Does progress mean it’s time to allow APP in from the cold?
Monday, March 24, 2014
Just over a year on from Asia Pulp & Paper’s (APP) announcement of the implementation of its forest conservation policy (FCP), which centres on a moratorium on all natural forest clearance activities in Indonesia, organisations that had previously turned their backs on the company are starting to take notice.
The first to go public was global stationery brand Staples, which at the beginning of March announced that five years after cutting its ties with APP, due to deforestation activities, it had rekindled its relationship with the organisation. It has agreed to sell to the US market two paper products manufactured by APP and produced at APP’s Indah Kiat Pulp & Paper (IKPP) mill in Indonesia.
Additional products from IKPP and other APP-owned mills may follow as APP’s FCP and sustainability promises are implemented, according to Staples’ vice-president of environmental affairs Mark Buckley.
“The volume of product we are sourcing from APP represents a very small percentage of our paper sold in the US,” he explains. “The decision to re-engage with APP was made after a careful review of its sustainability commitments and detailed conversations over many months with a variety of stakeholders.”
Buckley says that Staples will be monitoring APP’s progress through independent observers such as Rainforest Alliance and Greenpeace while maintaining direct discussions with APP and The Forest Trust.
APP’s managing director of sustainability and stakeholder engagement Aida Greenbury welcomes Staples’ show of confidence and said its scrutiny and support adds “significant value” to the organisation’s zero-deforestation commitment.
“Since about six months after we announced our policy in February 2013 there has been a wave of customers contacting us again and we have been discussing with them due diligence options that need to be put in place,” she explains.
Greenbury, who has just returned from the UK where she met with government climate change officials to inform them on APP’s FCP progress, says the FCP is not just about sustainable forestry, but is a “radical commitment” to stop deforestation in a country where it is still rampant.
“We want that sort of commitment to be recognised and rewarded by the market,” she states. “With customers coming back to us it is reassurance that we are on the right path. We are not just interested in the dollar value of what they are ordering, but we want them to fully support the implementation of our policy as well.”
But the move from Staples has been met with criticism from some environmental NGOs that have accused it of “jumping the gun”.
Campaigners from the Rainforest Action Network (RAN) staged a demonstration outside a branch of Staples on its announcement that it had re-engaged with APP and the environmental group’s Asia director Lafcadio Cortesi said in a statement that although he was optimistic about APP fully implementing its FCP, at the moment “it is simply too early to tell, and too early to buy”.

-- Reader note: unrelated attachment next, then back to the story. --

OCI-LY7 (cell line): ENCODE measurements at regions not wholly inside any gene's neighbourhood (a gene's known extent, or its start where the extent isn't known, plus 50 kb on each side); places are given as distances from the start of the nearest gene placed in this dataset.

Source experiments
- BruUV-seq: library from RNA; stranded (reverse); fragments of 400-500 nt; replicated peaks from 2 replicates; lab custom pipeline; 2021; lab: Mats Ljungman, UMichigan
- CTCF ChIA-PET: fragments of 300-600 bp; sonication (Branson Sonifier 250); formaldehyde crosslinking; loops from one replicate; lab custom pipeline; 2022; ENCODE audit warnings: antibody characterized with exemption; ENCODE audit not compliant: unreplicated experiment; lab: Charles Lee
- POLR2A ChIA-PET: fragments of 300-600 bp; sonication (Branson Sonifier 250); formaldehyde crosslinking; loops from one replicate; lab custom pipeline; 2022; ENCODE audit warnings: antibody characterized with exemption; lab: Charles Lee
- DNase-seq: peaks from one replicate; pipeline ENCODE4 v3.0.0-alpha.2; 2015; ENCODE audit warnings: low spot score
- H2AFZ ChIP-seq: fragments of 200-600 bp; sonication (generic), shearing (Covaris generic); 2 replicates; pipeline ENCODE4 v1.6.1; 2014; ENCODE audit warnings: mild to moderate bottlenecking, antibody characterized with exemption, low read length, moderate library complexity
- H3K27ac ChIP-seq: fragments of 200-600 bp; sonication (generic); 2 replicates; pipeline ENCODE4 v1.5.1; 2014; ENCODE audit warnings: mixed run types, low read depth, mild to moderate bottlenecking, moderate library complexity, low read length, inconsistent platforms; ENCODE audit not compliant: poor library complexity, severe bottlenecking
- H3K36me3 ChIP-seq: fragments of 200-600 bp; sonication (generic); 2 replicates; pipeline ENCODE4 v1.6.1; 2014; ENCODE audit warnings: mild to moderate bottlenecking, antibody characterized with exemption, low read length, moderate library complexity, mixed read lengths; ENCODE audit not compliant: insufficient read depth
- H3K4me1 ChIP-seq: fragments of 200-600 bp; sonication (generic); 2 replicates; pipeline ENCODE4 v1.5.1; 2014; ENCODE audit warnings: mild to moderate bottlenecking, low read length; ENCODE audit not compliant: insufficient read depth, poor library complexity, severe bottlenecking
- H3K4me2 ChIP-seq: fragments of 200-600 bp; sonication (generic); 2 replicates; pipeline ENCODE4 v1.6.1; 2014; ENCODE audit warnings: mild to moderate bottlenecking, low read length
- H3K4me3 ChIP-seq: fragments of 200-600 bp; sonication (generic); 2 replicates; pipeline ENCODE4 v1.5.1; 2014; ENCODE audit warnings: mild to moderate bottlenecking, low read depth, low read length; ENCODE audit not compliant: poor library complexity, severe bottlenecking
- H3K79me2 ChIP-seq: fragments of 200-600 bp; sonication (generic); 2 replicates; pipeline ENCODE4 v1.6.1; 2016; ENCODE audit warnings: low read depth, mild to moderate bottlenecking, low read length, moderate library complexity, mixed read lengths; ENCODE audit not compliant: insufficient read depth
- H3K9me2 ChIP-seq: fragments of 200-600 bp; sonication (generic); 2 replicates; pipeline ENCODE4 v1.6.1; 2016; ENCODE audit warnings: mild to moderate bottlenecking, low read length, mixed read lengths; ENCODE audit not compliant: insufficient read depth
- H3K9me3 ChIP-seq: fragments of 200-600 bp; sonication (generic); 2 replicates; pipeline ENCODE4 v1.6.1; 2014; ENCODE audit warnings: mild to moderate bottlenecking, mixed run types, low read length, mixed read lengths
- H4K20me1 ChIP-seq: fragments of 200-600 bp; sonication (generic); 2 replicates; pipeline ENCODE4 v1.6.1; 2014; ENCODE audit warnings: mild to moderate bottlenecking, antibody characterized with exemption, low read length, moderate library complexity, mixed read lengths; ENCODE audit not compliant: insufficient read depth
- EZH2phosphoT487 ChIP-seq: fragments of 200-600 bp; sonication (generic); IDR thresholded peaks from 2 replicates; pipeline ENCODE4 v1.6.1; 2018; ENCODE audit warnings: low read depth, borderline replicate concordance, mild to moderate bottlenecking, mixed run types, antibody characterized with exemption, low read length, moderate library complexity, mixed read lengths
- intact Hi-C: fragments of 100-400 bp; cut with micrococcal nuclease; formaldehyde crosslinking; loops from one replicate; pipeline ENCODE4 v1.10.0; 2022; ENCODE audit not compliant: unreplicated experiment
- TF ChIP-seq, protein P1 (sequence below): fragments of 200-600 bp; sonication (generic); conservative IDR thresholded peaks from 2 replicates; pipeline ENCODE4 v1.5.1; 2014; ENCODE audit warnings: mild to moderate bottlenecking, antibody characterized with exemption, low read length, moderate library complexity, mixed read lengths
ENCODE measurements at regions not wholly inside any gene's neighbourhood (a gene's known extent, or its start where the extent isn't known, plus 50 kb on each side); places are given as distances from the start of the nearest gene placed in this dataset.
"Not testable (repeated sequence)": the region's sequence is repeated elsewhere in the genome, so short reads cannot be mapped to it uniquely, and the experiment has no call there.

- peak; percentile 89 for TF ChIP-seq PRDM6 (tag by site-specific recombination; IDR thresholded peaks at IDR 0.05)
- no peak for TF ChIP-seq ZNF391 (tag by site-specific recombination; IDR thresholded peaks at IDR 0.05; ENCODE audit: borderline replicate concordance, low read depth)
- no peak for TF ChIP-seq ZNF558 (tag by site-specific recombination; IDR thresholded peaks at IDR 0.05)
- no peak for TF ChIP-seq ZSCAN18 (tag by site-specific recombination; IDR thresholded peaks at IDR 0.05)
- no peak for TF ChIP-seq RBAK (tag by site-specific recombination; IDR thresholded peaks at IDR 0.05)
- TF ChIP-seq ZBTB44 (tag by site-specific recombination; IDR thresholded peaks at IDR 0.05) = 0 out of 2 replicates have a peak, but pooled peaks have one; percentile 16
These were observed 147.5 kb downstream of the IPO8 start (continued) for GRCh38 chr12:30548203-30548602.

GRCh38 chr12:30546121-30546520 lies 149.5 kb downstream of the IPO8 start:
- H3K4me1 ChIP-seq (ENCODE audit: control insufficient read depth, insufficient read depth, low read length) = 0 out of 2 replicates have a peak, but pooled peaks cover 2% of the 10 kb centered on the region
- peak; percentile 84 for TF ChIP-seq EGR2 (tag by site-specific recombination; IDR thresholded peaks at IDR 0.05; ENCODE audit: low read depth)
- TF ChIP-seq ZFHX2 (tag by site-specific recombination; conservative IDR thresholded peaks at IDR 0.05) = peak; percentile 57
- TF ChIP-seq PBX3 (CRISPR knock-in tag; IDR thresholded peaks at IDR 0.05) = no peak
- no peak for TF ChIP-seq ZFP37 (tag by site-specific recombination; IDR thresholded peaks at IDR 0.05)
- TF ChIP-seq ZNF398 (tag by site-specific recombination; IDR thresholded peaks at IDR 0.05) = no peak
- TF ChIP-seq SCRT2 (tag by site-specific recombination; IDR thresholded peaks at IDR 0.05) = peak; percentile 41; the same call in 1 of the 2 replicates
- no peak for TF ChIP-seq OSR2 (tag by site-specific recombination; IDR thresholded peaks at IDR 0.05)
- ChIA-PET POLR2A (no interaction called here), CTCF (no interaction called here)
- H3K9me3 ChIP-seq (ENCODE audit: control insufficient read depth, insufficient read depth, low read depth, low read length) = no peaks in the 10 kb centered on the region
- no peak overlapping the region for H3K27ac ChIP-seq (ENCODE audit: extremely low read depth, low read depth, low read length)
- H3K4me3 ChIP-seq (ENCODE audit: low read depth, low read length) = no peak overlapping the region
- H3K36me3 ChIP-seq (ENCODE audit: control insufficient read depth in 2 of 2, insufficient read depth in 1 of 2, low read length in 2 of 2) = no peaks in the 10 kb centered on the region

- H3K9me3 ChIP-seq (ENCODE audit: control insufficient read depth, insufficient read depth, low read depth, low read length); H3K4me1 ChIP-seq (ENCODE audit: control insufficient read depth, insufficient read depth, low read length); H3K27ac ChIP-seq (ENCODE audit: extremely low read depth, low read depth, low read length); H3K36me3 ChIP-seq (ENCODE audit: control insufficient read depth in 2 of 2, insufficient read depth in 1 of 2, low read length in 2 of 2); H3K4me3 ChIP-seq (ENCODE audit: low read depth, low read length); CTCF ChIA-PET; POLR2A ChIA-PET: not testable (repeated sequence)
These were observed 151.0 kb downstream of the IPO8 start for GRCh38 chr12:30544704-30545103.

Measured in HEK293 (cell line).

He stated: “APP is still in the early stages of implementing the environmental and social commitments in its FCP and though an auditor has been agreed on, there has been no independent verification of APP’s performance in implementing it.
“Furthermore, APP has yet to develop credible plans for addressing key gaps in the FCP; for example, on restoring some of the extensive landscapes it has devastated,” he adds.
Cortesi says in RAN’s experience companies are more motivated to stick to their commitments if the reward comes after, not before, they are implemented and independently verified.
Greenbury defies the critics however, saying that it would be pure stupidity for APP, having come so far on its FCP pledges, to back-track.
“Some are saying it is too soon,” she says. “Why is it too soon? It’s a long-term commitment. Should we only be rewarded at the end of the policy implementation? If so then there may be no forest left in Sumatra because supporting our zero-deforestation policy invites others to do the same, but if they don’t see that wave of support they will continue their activities too because they’ll think ‘why bother’.”
At a special event held last month to mark the anniversary of the launch of APP’s FCP, Greenbury called for greater support not just from customers but also NGOs, the Indonesian government and banks, arguing that without further backing the implementation wouldn’t gain traction as quickly as hoped.
But she said more customers were coming forward and that APP was in talks with some global organisations about the potential for re-engagement. Among them is environmental NGO the Forest Stewardship Council (FSC), which cut ties with APP in October 2007, largely due to its conversion activities involving the clearing of native forest to make way for plantations.
This month, FSC International held a board meeting in Lisbon to discuss its position on APP’s progress with an announcement expected in the last week of March.